interesting cases. (_especially_ when you get to the "that can't
happen in well-formed text in the language that uses that script"

> >> So code, alpha, cntrl, digit, punct, space, width, upper, lower. Something 
> >> like:
> >>
> >> 0,0,0,0,0,0,0,0,0
> >> 13,0,1,0,0,1,0,0,0
> >> 32,0,0,0,0,1,1,0,0
> >> 57,0,0,1,0,0,1,0,0
> >> 58,0,0,0,1,0,1,0,0
> >> 65,1,0,0,0,0,1,0,97
> >>
> >> No, that doesn't cover weird stuff like the right-to-left gearshift or the
> >> excluded mapping ranges or even the low ascii characters having special 
> >> effects
> >> like newline and tab, but those aren't really "characters" are they?
> >
> > those are exactly the weeds where all the dragons lurk. even the
> > EastAsianWidth property, which is as close as unicode comes to having
> > "wcwidth()" has "ambiguous" _and_ "neutral" --- two distinct special
> > cases :-)
> I'm trying for html, not hypertext. I expect 404 errors something/someone else
> will have to handle. A function returning "dunno" is acceptable in this 
> context.
> Somebody else writing a wrapper function to intercept "dunno" and handle 37
> weird bits is "an exercise left for the reader".
> >> Special
> >> case the special cases, don't try to represent them in a table like that 
> >> beyond
> >> what ispunct() and toupper() and friends should return. (Maybe have a -1 
> >> width
> >> for "weird".)
> >>
> >> But again, that's my dunning-kruger talking. I don't see WHY it's so
> >> complicated. Arguing about efficient representation isn't the same as 
> >> arguing
> >> about "this is the data, it should be easy to diff new releases against the
> >> previous release to see what changed, so why don't they publish this?"
> >
> > i suspect they'd ask "what do you need the diff for? surely you're not
> > _manually_ translating this into some other form?" :-)
> A) Nuts to their white mice.
> 2) I want to see what changed so I can confirm I can ignore it (or add 
> "dunno").
> III) The python approach of enforcing version number without caring what's IN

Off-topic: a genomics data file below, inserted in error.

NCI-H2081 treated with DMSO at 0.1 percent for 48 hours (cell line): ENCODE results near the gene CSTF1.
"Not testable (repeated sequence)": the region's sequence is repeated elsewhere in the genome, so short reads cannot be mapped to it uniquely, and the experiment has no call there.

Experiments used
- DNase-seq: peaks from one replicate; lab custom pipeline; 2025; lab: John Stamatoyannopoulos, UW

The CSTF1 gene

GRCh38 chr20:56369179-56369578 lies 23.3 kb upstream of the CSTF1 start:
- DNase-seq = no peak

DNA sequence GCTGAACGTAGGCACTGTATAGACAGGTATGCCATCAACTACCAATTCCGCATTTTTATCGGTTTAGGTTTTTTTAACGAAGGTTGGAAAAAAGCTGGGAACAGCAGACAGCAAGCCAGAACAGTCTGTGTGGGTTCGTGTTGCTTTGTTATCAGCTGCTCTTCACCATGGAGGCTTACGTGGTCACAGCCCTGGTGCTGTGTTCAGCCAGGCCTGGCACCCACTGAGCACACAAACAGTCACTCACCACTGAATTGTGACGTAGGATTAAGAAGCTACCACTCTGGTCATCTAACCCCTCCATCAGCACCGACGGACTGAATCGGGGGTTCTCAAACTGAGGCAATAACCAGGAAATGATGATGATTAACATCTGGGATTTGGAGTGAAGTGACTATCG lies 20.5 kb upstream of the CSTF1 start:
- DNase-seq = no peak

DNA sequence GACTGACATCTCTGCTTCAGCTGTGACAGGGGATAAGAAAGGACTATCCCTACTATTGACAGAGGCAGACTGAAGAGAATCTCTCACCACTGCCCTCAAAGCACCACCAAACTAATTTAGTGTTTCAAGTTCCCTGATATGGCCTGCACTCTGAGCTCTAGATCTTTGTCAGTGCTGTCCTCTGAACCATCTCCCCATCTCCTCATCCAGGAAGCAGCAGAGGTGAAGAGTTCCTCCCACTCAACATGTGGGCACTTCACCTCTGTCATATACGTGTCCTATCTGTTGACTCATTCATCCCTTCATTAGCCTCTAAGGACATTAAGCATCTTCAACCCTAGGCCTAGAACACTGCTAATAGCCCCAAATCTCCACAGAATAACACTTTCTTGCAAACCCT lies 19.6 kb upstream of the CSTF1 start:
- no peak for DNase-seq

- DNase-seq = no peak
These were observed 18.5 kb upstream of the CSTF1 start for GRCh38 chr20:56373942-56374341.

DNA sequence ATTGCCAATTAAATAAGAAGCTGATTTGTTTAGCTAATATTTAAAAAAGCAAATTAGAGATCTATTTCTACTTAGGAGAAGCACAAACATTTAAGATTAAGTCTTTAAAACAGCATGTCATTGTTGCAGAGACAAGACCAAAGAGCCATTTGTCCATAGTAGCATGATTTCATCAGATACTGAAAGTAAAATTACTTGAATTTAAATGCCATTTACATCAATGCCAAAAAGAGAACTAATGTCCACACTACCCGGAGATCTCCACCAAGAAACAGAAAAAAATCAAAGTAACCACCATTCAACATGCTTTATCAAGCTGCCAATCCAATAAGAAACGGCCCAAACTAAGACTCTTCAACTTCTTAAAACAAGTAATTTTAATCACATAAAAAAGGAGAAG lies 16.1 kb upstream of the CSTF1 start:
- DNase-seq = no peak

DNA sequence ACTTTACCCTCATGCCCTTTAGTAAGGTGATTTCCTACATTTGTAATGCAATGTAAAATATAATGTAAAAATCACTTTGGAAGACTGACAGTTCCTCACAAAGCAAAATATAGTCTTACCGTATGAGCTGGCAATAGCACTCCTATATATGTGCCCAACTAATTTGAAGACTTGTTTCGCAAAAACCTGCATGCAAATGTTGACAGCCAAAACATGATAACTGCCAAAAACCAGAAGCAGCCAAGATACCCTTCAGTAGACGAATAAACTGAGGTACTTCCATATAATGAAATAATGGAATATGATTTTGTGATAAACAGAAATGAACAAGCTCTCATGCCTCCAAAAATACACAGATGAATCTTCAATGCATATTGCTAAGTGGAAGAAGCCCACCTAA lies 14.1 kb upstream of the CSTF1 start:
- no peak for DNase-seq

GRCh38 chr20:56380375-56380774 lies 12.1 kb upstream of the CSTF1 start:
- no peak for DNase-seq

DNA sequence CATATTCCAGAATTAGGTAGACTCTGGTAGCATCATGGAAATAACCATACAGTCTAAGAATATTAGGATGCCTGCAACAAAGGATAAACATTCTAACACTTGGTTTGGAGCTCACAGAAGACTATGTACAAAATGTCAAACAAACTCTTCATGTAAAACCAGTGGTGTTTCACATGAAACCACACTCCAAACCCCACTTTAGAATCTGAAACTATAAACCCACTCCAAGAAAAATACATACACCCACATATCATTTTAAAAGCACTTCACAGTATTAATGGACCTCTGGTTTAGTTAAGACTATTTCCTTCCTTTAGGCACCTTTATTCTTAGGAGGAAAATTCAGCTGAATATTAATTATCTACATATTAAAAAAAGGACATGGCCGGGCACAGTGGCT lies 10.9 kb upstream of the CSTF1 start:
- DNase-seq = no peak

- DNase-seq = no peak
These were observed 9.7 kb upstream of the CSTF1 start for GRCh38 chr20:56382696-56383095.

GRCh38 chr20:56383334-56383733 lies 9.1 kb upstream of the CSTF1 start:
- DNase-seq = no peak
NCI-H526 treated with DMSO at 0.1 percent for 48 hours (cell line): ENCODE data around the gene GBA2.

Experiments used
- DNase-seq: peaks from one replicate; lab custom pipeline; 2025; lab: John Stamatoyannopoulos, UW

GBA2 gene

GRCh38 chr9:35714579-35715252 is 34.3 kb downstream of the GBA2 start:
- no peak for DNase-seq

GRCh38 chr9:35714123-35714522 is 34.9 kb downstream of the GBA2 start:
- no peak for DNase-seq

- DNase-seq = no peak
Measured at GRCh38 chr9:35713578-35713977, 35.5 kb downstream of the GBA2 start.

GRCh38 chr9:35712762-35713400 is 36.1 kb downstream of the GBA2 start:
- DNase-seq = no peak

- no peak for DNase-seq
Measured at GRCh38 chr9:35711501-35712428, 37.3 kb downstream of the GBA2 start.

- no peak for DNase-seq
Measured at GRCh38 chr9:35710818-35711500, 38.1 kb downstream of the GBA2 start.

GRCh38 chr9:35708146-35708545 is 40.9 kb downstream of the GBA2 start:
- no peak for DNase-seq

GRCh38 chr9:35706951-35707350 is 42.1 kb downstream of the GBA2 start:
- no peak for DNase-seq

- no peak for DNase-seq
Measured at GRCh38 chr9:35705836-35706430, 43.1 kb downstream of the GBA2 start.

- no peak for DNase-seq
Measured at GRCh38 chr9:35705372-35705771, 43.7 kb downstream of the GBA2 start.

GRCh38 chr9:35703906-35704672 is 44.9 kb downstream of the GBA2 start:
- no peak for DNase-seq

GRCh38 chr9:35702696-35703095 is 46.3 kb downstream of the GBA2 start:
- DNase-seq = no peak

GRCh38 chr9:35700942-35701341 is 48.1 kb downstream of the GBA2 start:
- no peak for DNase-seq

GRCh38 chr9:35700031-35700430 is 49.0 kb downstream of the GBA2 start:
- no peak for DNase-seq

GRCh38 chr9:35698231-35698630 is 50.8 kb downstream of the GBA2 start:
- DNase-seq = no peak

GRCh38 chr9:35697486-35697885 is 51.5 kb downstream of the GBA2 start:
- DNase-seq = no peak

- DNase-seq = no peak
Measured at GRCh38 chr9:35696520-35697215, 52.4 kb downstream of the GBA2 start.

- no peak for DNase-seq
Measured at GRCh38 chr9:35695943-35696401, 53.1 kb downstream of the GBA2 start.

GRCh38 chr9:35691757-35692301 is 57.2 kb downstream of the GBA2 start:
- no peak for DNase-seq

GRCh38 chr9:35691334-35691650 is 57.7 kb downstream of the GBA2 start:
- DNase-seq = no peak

> the version excludes the possibility of other implementations and extensions. 
> If
> a Korean standards body wanted to take its country range and define its own
> local properties for code points within there, that's irrelevant to unicode
> committee draft document release versioning procedure appendix formatting
> clarification updates (volume III).
> The data should not be precious. It's just data. NOT being able to diff it is
> suspicious.
> >> Heck, if your width options are 0, 1, 2, and 3 (with 3 being "exception, 
> >> look it
> >> up in another table"), all the data except case mapping is one byte per 
> >> character...
> >
> > fwiw, because it's written in terms of icu4c,
> An external black box library dependency I don't want to import, and which you
> didn't want to include in static binaries. (And the above file list had 3 
> "icu"
> implementations next to each other.)
> > which is in turn mostly just exposing the unicode data,
> Can we go from "mostly" to "all"? :)
> Not that I particularly want to ship a large ascii table either. When I dug 
> into
> musl's take on this, I was mostly reverse engineering their compression format
> and then going "huh, yeah you probably do want to compress this".
> I could generate the table I listed with a C program that runs ispunct() and
> similar on every unicode code point and outputs the result. I could then 
> compare
> what musl, glibc, and bionic produce for their output. The problem is it's not
> authoritative, it's downwind of the "macos is still using 2002 data" issue 
> that
> keeps provoking this. :(

i'm really confused that you keep mentioning ascii. if you really mean
ispunct() here, say, and not iswpunct(), then that's a completely
solved problem --- ispunct() only covers ascii, and there's no
implementation we've seen that differs from any of the others there.

       The c argument is an int, the value of which the application
       shall ensure is a character representable as an unsigned char or
       equal to the value of the macro EOF. If the argument has any
       other value, the behavior is undefined.

> > the bionic implementation of wcwidth()
> > gives a decent "pseudocode" view of how you'd implement it in terms of
> > the unicode data directly:
> > https://android.googlesource.com/platform/bionic/+/refs/heads/main/libc/bionic/wcwidth.cpp
> >
> > (at least "to the best of my knowledge". since there is no standard,
> > and this function most recently changed _yesterday_, i can give no
> > guarantee :-) )
> That looks like the exception handler wrapper function I was referring to
> earlier. :)
> None of this seems likely to handle my earlier "widest unicode characters"
> thread with the REAL oddball encodings, but none of the current ones do either
> and that's ok. Just acknowledging that there needs to BE a special case
> exception list is the first step to having a GOOD special case exception list
> that can include that sort of thing. (And have all the arguments about 
> excluding
> stuff to keep it down to a dull roar...)
> I.E. if the table of standard data can't cover everything it shouldn't try to,
> so what's the sane subset we CAN cleanly automate?

well, the most likely exception you'll encounter isn't about the
_characters_ it's about the _locale_ you're asking the question for.
one problem with unification (not just "han") is that you have
multiple "characters" (in terms of "what do they mean"/"how do they
behave") mapped to the same codepoint. (specifically here i'm thinking
of turkish/azeri i.)

> Rob